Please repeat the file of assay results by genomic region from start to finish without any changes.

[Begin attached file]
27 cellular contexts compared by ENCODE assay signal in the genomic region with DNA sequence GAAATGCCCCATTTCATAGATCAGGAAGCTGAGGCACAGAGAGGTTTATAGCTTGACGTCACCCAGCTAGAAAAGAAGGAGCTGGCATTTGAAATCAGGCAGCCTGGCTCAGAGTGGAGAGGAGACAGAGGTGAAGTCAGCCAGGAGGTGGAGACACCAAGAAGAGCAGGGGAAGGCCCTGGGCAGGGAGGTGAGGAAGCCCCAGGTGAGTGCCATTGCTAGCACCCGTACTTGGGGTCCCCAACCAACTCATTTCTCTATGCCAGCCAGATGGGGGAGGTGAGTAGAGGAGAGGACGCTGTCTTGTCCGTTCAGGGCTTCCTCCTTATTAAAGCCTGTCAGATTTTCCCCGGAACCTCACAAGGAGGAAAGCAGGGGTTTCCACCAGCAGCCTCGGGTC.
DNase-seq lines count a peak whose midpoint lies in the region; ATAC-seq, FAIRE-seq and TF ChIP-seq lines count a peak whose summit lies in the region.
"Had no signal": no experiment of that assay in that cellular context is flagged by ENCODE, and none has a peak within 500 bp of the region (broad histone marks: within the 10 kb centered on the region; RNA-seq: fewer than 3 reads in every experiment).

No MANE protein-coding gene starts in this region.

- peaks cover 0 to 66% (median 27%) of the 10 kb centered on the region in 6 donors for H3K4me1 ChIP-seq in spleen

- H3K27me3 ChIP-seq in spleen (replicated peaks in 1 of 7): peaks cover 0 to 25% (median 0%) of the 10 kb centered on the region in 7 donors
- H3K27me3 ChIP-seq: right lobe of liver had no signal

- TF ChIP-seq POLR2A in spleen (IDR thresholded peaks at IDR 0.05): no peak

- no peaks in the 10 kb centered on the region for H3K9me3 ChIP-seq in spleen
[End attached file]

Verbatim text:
27 cellular contexts compared by ENCODE assay signal in the genomic region with DNA sequence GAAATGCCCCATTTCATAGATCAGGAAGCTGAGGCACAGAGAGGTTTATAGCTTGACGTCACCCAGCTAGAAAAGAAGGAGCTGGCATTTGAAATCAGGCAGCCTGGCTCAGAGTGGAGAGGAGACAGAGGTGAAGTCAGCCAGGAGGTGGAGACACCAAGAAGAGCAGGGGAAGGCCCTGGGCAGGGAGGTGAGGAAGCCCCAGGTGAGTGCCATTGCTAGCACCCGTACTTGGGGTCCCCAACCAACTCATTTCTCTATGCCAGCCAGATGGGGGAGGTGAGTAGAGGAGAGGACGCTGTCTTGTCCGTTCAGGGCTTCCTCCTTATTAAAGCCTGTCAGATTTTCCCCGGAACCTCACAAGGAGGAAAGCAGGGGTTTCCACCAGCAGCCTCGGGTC.
DNase-seq lines count a peak whose midpoint lies in the region; ATAC-seq, FAIRE-seq and TF ChIP-seq lines count a peak whose summit lies in the region.
"Had no signal": no experiment of that assay in that cellular context is flagged by ENCODE, and none has a peak within 500 bp of the region (broad histone marks: within the 10 kb centered on the region; RNA-seq: fewer than 3 reads in every experiment).

No MANE protein-coding gene starts in this region.

- peaks cover 0 to 66% (median 27%) of the 10 kb centered on the region in 6 donors for H3K4me1 ChIP-seq in spleen

- H3K27me3 ChIP-seq in spleen (replicated peaks in 1 of 7): peaks cover 0 to 25% (median 0%) of the 10 kb centered on the region in 7 donors
- H3K27me3 ChIP-seq: right lobe of liver had no signal

- TF ChIP-seq POLR2A in spleen (IDR thresholded peaks at IDR 0.05): no peak

- no peaks in the 10 kb centered on the region for H3K9me3 ChIP-seq in spleen